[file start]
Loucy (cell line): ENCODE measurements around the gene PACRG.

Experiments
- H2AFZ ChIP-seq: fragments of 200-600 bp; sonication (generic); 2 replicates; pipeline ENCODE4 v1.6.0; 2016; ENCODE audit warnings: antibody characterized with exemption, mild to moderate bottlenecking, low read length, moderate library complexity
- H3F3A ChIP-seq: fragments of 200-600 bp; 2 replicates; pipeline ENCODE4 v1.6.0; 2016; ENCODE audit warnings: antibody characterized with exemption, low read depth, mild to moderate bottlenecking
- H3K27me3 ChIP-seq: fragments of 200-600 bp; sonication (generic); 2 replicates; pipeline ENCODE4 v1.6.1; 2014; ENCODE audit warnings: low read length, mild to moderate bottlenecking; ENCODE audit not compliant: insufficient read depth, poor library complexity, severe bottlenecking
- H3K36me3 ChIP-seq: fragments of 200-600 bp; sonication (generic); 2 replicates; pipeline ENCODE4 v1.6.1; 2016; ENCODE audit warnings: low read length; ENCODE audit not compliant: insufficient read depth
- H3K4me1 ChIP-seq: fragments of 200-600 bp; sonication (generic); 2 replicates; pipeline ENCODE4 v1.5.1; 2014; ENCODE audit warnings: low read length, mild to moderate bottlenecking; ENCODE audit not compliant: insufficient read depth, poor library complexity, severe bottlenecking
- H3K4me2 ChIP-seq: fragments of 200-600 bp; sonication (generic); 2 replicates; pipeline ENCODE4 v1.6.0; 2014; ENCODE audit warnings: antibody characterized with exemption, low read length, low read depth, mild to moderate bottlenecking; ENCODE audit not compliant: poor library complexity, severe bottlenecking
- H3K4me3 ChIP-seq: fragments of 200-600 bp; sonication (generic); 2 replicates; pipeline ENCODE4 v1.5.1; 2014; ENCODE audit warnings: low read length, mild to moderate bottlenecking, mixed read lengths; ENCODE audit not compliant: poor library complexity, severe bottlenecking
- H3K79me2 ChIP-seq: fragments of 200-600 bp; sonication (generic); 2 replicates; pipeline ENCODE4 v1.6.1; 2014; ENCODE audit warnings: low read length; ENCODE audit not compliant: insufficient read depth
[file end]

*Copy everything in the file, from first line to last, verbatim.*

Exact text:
Loucy (cell line): ENCODE measurements around the gene PACRG.

Experiments
- H2AFZ ChIP-seq: fragments of 200-600 bp; sonication (generic); 2 replicates; pipeline ENCODE4 v1.6.0; 2016; ENCODE audit warnings: antibody characterized with exemption, mild to moderate bottlenecking, low read length, moderate library complexity
- H3F3A ChIP-seq: fragments of 200-600 bp; 2 replicates; pipeline ENCODE4 v1.6.0; 2016; ENCODE audit warnings: antibody characterized with exemption, low read depth, mild to moderate bottlenecking
- H3K27me3 ChIP-seq: fragments of 200-600 bp; sonication (generic); 2 replicates; pipeline ENCODE4 v1.6.1; 2014; ENCODE audit warnings: low read length, mild to moderate bottlenecking; ENCODE audit not compliant: insufficient read depth, poor library complexity, severe bottlenecking
- H3K36me3 ChIP-seq: fragments of 200-600 bp; sonication (generic); 2 replicates; pipeline ENCODE4 v1.6.1; 2016; ENCODE audit warnings: low read length; ENCODE audit not compliant: insufficient read depth
- H3K4me1 ChIP-seq: fragments of 200-600 bp; sonication (generic); 2 replicates; pipeline ENCODE4 v1.5.1; 2014; ENCODE audit warnings: low read length, mild to moderate bottlenecking; ENCODE audit not compliant: insufficient read depth, poor library complexity, severe bottlenecking
- H3K4me2 ChIP-seq: fragments of 200-600 bp; sonication (generic); 2 replicates; pipeline ENCODE4 v1.6.0; 2014; ENCODE audit warnings: antibody characterized with exemption, low read length, low read depth, mild to moderate bottlenecking; ENCODE audit not compliant: poor library complexity, severe bottlenecking
- H3K4me3 ChIP-seq: fragments of 200-600 bp; sonication (generic); 2 replicates; pipeline ENCODE4 v1.5.1; 2014; ENCODE audit warnings: low read length, mild to moderate bottlenecking, mixed read lengths; ENCODE audit not compliant: poor library complexity, severe bottlenecking
- H3K79me2 ChIP-seq: fragments of 200-600 bp; sonication (generic); 2 replicates; pipeline ENCODE4 v1.6.1; 2014; ENCODE audit warnings: low read length; ENCODE audit not compliant: insufficient read depth